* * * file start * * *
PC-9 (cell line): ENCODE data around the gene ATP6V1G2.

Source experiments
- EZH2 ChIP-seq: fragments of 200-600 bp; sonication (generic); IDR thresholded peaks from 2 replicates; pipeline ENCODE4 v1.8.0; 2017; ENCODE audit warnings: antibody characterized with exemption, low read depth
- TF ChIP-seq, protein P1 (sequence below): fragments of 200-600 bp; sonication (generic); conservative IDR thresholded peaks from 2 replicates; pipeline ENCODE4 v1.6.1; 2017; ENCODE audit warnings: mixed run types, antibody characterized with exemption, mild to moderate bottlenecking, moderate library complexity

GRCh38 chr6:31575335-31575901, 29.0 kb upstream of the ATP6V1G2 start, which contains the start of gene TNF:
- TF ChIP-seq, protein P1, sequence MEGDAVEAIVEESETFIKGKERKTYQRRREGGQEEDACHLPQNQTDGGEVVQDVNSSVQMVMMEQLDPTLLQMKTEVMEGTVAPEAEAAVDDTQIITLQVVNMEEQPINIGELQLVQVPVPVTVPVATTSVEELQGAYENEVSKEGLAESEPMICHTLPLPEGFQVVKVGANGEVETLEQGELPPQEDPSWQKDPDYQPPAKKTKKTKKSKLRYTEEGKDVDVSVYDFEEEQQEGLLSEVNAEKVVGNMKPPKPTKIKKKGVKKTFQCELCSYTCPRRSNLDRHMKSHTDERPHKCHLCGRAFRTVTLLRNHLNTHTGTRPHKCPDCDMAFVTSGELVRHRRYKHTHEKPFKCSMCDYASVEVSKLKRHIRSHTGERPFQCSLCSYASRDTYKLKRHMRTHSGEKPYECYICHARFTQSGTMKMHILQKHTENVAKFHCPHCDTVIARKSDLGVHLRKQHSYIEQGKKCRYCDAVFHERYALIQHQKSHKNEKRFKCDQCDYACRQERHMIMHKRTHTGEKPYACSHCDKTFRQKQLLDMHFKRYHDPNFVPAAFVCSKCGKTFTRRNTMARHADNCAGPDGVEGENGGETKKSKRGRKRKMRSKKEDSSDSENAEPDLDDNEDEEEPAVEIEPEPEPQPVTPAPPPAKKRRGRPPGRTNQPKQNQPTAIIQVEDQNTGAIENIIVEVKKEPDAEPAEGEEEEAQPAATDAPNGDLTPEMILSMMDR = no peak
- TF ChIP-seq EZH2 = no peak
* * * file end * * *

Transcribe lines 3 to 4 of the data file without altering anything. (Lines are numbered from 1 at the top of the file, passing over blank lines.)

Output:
- EZH2 ChIP-seq: fragments of 200-600 bp; sonication (generic); IDR thresholded peaks from 2 replicates; pipeline ENCODE4 v1.8.0; 2017; ENCODE audit warnings: antibody characterized with exemption, low read depth
- TF ChIP-seq, protein P1 (sequence below): fragments of 200-600 bp; sonication (generic); conservative IDR thresholded peaks from 2 replicates; pipeline ENCODE4 v1.6.1; 2017; ENCODE audit warnings: mixed run types, antibody characterized with exemption, mild to moderate bottlenecking, moderate library complexity